We’ve made some changes at our headquarters in the last year to decrease our impact on the environment. Our goal is to be a more sustainable workplace. Here are steps we’ve taken so far, along with some news about what we’ll be doing in the future as we look for ways to reduce, reuse and recycle.
Foam coffee cups are cheap and convenient–less than $20 per 1,000 for 6-ounce cups– but they can’t be recycled. After reading about Maine becoming the first state to outlaw Styrofoam earlier this year and the reasons behind that move, like the fact that foam cups take thousands of years to biodegrade and are made from a material that’s a carcinogen, we decided we should stop using them too. On average, we went through about 15,000 6-ounce foam cups a year. In early 2019, we bought 150 metal mugs with lids ($15 each) for our staff. We also bought biodegradable cups and lids for guests and temporary workers to use. We added sink brushes for easy mug cleanups and replaced plastic stir sticks with wooden ones and removed all plastic straws.
Those metal cups aren’t an insignificant investment, but we believe they’ll pay off in terms of the health of our staff and the planet.
Between our printing and mailing divisions and our fulfillment/warehouse operation, we handle a lot of paper and cardboard in our offices. We recycle everything from cardboard to white bonded paper. While we don’t have our 2019 numbers yet, we have increased paper and cardboard recycling from 180,000 pounds to about 200,000 pounds. We’ll keep looking at ways to recycle more.
Just over a third of our 60,000-square-foot headquarters is warehouse space. Good lighting is imperative — we’ve got to see product numbers and shipping addresses to do picking, packing and shipping. Over the last two years, we replaced 450-watt bulbs with 130-watt LEDs. We also installed three motion sensors per aisle. They turn off after 5 minutes if no motion is detected. We also put motion-sensor lights in our restrooms. Here’s something funny that we learned about using motion sensors in restrooms. If you don’t set the timers right, you might leave people in the dark because after a person enters a bathroom stall, their motion is not detected. After some of our employees got left in the dark, we decided we better increase the length of time that lighting stays on after it is activated by motion. It was an easy fix.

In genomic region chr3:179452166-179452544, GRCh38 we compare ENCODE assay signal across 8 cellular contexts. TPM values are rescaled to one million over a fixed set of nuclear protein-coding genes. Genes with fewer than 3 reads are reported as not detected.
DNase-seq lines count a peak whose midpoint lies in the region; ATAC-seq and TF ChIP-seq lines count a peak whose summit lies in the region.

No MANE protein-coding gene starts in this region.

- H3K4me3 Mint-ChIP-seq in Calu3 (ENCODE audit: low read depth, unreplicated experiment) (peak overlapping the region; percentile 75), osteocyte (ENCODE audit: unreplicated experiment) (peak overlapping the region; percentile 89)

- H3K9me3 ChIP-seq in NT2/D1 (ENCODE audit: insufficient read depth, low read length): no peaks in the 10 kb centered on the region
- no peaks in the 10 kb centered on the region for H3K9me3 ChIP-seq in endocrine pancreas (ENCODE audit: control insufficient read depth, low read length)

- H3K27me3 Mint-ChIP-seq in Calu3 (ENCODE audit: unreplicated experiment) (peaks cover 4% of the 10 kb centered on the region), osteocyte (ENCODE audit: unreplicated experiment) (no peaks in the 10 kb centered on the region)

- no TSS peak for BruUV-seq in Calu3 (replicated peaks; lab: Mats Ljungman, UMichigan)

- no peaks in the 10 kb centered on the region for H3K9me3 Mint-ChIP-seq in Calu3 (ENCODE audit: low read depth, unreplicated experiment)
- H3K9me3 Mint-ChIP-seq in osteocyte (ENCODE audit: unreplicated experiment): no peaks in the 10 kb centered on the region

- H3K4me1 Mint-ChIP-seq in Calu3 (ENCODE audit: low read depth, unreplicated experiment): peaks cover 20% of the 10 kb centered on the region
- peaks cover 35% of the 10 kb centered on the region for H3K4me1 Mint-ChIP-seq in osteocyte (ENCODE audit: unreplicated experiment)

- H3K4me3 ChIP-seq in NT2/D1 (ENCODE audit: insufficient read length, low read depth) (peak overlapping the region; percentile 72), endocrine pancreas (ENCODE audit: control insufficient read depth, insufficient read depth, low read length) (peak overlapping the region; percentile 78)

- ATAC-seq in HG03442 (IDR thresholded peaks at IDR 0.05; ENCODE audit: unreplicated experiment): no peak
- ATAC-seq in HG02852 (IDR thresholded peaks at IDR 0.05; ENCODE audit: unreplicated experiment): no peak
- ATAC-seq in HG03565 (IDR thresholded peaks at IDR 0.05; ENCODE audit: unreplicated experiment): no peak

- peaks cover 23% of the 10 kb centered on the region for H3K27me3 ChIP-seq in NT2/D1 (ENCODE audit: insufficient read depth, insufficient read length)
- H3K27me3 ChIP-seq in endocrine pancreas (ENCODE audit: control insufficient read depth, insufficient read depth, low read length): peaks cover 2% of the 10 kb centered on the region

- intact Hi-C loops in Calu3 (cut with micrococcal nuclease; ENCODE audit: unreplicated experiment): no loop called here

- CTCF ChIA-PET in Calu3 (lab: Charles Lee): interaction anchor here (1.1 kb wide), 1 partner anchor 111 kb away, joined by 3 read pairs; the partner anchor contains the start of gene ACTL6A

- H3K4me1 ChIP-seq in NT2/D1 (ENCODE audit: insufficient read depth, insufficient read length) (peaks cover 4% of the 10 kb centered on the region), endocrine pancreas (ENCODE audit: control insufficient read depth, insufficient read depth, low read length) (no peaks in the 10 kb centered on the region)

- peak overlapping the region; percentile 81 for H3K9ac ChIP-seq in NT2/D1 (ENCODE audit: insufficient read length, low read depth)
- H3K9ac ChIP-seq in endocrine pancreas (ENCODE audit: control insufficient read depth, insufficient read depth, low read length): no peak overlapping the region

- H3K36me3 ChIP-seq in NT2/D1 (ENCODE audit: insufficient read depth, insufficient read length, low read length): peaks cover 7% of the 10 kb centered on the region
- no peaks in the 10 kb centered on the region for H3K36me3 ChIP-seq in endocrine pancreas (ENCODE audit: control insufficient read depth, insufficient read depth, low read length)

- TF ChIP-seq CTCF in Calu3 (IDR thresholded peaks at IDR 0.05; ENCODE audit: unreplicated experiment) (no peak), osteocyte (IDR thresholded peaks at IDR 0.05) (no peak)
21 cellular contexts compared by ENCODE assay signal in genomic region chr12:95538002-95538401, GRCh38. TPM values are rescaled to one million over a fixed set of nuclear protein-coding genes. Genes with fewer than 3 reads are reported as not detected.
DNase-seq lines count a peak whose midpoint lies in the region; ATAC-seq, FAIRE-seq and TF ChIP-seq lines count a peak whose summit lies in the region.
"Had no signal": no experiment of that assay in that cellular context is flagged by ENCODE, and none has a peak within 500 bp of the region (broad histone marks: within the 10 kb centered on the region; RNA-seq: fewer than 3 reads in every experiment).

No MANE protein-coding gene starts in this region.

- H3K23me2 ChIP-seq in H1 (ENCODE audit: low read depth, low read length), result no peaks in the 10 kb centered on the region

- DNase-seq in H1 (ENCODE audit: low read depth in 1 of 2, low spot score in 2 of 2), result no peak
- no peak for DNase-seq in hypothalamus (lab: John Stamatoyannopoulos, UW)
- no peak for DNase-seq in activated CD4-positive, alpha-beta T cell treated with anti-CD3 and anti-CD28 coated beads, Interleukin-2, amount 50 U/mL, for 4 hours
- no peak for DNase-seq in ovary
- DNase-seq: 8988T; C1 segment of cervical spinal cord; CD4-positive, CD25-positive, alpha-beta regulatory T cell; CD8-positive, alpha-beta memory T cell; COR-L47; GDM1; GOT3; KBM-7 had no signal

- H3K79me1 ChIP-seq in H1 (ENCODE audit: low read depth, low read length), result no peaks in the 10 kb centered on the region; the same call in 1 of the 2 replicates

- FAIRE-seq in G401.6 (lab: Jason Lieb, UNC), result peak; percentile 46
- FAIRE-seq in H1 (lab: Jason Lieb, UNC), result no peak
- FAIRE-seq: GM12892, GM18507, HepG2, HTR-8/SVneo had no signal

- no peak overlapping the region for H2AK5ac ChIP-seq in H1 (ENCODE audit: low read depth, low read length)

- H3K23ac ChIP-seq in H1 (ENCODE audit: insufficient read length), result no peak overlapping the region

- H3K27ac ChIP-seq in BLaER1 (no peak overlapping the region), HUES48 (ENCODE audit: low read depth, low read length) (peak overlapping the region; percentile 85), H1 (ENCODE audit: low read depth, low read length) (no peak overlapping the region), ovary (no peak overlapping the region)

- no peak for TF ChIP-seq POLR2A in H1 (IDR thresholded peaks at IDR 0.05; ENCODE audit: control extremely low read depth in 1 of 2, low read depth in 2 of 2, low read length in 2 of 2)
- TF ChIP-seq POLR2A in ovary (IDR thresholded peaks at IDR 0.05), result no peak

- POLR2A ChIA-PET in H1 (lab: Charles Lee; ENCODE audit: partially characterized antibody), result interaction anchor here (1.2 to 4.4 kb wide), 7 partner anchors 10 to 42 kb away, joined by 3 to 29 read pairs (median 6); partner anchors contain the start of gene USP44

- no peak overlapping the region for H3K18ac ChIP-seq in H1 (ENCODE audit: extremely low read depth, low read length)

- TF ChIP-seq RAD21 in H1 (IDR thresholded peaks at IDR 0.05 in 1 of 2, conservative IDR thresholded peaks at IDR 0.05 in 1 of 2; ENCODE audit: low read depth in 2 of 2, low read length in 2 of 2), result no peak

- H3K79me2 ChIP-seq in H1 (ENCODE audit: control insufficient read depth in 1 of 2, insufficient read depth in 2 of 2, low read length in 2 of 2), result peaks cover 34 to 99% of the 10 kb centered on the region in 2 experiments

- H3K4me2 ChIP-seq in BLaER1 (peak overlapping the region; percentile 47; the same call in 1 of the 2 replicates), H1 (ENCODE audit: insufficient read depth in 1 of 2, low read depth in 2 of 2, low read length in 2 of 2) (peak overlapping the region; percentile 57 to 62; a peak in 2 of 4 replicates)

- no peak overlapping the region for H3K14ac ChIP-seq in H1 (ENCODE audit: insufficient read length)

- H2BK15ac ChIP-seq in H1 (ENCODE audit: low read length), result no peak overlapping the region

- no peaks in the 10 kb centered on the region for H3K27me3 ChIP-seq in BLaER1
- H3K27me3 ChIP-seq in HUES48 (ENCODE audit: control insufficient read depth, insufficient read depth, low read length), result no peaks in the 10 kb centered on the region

With our new LED lighting and motion detection, not only is our lighting brighter, it costs less. LED lighting is a proven way to advance sustainability. We estimate an electric cost savings of about 75 percent because of the changes we have made.
This spring, we will install a 48-panel solar array on our property. We plan to double the number of panels in the next couple of years. These solar panels will allow us to take advantage of the sun’s energy to fuel part of our office’s energy needs and reduce our need for energy created by fossil fuels and other nonrenewable sources.
We are now a member of Two Sides North America, a coalition of businesses and industries that make and use paper. Among Two Sides’ goals is to help people understand that they aren’t destroying forests and the environment by printing marketing brochures or mailing printed invoices to their customers. It’s something that our customers are concerned about, and we want to have the research and information in hand so we can assure them that they aren’t damaging the environment. Two Sides bases its reports on studies and research by organizations like the U.N., World Wildlife Fund, USDA, the American Forest and Paper Association, and the EPA. Among the common misconceptions that Two Sides North America has set straight is that we’re destroying forests when we use paper when in fact, trees used in paper making are specifically grown for that purpose. Two Sides has found that each year, the U.S. and Canada grow more wood than they harvest. IN fact, between 1990-2015, U.S. forest area grew the equivalent of 1,660 NFL football fields a day.
We’ll share more about Two Sides’ findings in future blogs.
In Central Kentucky, we are lucky to have a nonprofit called Bluegrass Greensource (formerly Bluegrass PRIDE) to help us learn to be more sustainable. Bluegrass Greensource provides education and resources to encourage people to take small steps toward a sustainable future. It works with schools, community groups, businesses like ours, local governments and everyday citizens in 20-county region.
It’s inaugural Sustainability Summit, scheduled this year on Feb. 4 at the University of Kentucky’s Gatton Student Center. Among the speakers is the director of facilities management at the Cincinnati Zoo–who knew it was the “Greenest Zoo in America?” Regional success stories from Lexington and smaller communities will also be shared. Seminars will tackle waste reduction, energy efficiency, water quality and sustainable agriculture and local food.
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